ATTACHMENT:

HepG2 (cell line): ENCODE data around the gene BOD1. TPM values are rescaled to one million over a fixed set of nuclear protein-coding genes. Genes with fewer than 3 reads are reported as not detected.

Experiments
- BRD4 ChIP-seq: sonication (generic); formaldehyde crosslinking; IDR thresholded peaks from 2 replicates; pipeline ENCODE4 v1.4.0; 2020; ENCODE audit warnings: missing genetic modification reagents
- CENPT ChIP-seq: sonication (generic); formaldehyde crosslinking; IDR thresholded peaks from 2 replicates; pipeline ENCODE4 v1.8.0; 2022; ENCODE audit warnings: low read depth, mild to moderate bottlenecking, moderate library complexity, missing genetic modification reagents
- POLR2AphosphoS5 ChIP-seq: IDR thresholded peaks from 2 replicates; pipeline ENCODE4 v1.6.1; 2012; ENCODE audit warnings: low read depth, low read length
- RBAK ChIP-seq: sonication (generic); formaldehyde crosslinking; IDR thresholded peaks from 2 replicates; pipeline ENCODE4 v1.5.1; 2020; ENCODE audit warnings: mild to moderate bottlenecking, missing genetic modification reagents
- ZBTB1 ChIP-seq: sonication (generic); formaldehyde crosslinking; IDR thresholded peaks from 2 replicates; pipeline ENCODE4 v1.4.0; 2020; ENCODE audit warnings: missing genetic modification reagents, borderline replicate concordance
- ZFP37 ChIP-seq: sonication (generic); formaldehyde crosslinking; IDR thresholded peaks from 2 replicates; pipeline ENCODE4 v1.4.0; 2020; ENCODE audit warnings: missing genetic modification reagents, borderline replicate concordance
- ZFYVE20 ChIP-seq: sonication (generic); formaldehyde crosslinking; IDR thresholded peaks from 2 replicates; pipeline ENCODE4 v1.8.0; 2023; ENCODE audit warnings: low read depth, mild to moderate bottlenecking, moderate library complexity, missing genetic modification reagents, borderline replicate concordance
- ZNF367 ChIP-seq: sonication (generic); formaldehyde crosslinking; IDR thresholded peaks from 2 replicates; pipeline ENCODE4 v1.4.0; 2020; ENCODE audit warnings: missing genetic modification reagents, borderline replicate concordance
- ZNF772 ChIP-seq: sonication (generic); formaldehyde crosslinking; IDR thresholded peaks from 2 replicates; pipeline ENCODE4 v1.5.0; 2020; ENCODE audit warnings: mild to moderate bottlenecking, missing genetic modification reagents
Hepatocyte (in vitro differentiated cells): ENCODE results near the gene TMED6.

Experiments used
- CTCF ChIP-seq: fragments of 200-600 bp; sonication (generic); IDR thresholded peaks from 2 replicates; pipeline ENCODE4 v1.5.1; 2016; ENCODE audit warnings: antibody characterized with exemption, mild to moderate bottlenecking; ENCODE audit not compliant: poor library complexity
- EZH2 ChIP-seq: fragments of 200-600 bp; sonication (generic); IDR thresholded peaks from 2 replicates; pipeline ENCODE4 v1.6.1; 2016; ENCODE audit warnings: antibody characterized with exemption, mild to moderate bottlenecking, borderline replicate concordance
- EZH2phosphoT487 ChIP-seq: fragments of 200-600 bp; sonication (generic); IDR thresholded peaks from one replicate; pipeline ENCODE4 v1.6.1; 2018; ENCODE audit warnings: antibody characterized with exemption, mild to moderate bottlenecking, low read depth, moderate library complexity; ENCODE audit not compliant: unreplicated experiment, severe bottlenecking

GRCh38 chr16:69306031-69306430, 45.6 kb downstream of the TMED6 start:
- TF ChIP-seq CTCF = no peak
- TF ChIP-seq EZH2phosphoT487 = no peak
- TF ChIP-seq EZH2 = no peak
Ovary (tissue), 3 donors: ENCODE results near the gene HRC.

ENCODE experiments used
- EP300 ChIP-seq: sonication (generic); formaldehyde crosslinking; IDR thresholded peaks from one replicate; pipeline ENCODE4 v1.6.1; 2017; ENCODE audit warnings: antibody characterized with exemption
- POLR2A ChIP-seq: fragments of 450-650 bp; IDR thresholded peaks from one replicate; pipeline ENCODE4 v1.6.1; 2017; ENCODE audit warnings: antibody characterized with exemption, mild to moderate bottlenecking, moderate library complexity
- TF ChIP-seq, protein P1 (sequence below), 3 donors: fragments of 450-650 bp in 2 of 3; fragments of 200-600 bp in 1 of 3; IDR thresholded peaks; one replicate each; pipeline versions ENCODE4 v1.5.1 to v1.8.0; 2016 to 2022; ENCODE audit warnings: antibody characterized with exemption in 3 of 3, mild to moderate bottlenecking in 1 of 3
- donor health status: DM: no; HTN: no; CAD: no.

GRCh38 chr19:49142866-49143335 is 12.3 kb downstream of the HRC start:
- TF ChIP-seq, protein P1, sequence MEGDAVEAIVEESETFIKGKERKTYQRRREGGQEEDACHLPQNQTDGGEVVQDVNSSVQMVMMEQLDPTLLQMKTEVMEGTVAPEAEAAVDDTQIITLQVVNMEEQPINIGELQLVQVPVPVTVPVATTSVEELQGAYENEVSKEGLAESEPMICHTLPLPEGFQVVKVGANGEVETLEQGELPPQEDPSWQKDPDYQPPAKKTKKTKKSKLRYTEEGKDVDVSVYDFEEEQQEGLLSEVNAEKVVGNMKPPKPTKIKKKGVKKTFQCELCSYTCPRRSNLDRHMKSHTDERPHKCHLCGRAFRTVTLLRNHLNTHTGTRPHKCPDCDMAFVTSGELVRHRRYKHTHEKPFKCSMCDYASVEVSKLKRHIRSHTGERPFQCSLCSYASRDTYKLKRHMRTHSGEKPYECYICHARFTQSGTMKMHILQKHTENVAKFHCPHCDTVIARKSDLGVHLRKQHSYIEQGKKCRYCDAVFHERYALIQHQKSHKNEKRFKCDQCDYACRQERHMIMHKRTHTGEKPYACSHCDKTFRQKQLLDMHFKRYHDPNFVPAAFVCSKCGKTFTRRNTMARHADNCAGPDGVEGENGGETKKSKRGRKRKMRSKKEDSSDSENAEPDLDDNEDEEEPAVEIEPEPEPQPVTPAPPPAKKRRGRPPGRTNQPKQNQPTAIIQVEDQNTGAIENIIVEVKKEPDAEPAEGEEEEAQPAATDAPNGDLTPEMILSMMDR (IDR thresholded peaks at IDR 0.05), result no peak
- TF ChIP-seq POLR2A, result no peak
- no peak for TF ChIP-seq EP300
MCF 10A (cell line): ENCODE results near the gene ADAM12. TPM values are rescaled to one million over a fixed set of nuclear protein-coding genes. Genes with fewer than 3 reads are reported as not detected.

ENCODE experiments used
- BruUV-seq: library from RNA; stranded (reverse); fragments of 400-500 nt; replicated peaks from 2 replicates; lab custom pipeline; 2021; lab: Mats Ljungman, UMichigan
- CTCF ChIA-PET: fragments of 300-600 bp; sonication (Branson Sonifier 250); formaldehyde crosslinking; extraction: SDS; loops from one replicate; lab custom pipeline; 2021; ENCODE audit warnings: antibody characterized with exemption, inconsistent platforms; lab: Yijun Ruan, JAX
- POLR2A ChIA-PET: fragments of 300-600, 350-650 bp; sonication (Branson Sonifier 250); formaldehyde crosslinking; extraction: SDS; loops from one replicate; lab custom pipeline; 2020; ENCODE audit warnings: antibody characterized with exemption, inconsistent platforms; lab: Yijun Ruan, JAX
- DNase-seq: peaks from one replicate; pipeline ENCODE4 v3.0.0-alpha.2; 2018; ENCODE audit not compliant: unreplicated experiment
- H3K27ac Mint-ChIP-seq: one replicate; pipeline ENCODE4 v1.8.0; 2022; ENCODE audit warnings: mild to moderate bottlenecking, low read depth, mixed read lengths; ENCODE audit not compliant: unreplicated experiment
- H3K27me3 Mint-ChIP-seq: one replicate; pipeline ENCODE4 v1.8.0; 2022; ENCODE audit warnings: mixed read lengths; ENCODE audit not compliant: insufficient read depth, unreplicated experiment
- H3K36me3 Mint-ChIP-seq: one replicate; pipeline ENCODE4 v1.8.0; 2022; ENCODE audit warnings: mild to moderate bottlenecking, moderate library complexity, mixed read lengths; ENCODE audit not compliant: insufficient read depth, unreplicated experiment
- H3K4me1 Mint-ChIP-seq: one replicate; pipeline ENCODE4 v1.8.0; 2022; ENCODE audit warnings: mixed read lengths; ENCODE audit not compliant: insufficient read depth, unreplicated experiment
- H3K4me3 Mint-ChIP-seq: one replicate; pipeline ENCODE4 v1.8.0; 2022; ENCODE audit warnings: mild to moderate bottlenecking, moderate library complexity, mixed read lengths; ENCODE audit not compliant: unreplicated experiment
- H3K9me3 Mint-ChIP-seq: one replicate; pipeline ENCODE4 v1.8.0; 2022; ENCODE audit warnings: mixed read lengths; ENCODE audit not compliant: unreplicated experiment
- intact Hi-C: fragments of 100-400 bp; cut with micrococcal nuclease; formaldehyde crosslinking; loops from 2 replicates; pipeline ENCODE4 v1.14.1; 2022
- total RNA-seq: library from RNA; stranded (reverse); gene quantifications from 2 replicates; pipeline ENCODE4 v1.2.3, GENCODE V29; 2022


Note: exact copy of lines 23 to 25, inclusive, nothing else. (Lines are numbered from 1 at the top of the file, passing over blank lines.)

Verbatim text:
- EP300 ChIP-seq: sonication (generic); formaldehyde crosslinking; IDR thresholded peaks from one replicate; pipeline ENCODE4 v1.6.1; 2017; ENCODE audit warnings: antibody characterized with exemption
- POLR2A ChIP-seq: fragments of 450-650 bp; IDR thresholded peaks from one replicate; pipeline ENCODE4 v1.6.1; 2017; ENCODE audit warnings: antibody characterized with exemption, mild to moderate bottlenecking, moderate library complexity
- TF ChIP-seq, protein P1 (sequence below), 3 donors: fragments of 450-650 bp in 2 of 3; fragments of 200-600 bp in 1 of 3; IDR thresholded peaks; one replicate each; pipeline versions ENCODE4 v1.5.1 to v1.8.0; 2016 to 2022; ENCODE audit warnings: antibody characterized with exemption in 3 of 3, mild to moderate bottlenecking in 1 of 3